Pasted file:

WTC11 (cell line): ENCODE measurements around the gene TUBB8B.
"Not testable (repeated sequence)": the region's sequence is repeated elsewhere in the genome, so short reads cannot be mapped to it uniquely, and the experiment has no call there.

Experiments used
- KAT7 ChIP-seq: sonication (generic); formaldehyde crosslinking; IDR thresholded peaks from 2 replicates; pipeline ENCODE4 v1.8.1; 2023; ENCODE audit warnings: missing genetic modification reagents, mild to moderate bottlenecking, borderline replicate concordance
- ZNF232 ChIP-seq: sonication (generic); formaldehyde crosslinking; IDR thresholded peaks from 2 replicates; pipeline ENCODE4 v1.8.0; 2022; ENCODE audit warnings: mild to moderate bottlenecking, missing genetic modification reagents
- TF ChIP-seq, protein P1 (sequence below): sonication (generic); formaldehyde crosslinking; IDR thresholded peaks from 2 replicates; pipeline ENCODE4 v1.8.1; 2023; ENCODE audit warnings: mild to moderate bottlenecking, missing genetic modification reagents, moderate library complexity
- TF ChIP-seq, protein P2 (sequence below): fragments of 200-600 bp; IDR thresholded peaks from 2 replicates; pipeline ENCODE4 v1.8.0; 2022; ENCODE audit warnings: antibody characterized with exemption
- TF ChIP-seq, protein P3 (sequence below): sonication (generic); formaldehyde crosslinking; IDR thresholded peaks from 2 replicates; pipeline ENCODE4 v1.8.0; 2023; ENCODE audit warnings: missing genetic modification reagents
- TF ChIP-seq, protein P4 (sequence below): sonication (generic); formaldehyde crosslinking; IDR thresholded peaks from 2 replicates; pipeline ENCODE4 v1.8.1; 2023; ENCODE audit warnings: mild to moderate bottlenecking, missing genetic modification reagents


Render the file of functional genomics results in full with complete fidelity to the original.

WTC11 (cell line): ENCODE measurements around the gene TUBB8B.
"Not testable (repeated sequence)": the region's sequence is repeated elsewhere in the genome, so short reads cannot be mapped to it uniquely, and the experiment has no call there.

Experiments used
- KAT7 ChIP-seq: sonication (generic); formaldehyde crosslinking; IDR thresholded peaks from 2 replicates; pipeline ENCODE4 v1.8.1; 2023; ENCODE audit warnings: missing genetic modification reagents, mild to moderate bottlenecking, borderline replicate concordance
- ZNF232 ChIP-seq: sonication (generic); formaldehyde crosslinking; IDR thresholded peaks from 2 replicates; pipeline ENCODE4 v1.8.0; 2022; ENCODE audit warnings: mild to moderate bottlenecking, missing genetic modification reagents
- TF ChIP-seq, protein P1 (sequence below): sonication (generic); formaldehyde crosslinking; IDR thresholded peaks from 2 replicates; pipeline ENCODE4 v1.8.1; 2023; ENCODE audit warnings: mild to moderate bottlenecking, missing genetic modification reagents, moderate library complexity
- TF ChIP-seq, protein P2 (sequence below): fragments of 200-600 bp; IDR thresholded peaks from 2 replicates; pipeline ENCODE4 v1.8.0; 2022; ENCODE audit warnings: antibody characterized with exemption
- TF ChIP-seq, protein P3 (sequence below): sonication (generic); formaldehyde crosslinking; IDR thresholded peaks from 2 replicates; pipeline ENCODE4 v1.8.0; 2023; ENCODE audit warnings: missing genetic modification reagents
- TF ChIP-seq, protein P4 (sequence below): sonication (generic); formaldehyde crosslinking; IDR thresholded peaks from 2 replicates; pipeline ENCODE4 v1.8.1; 2023; ENCODE audit warnings: mild to moderate bottlenecking, missing genetic modification reagents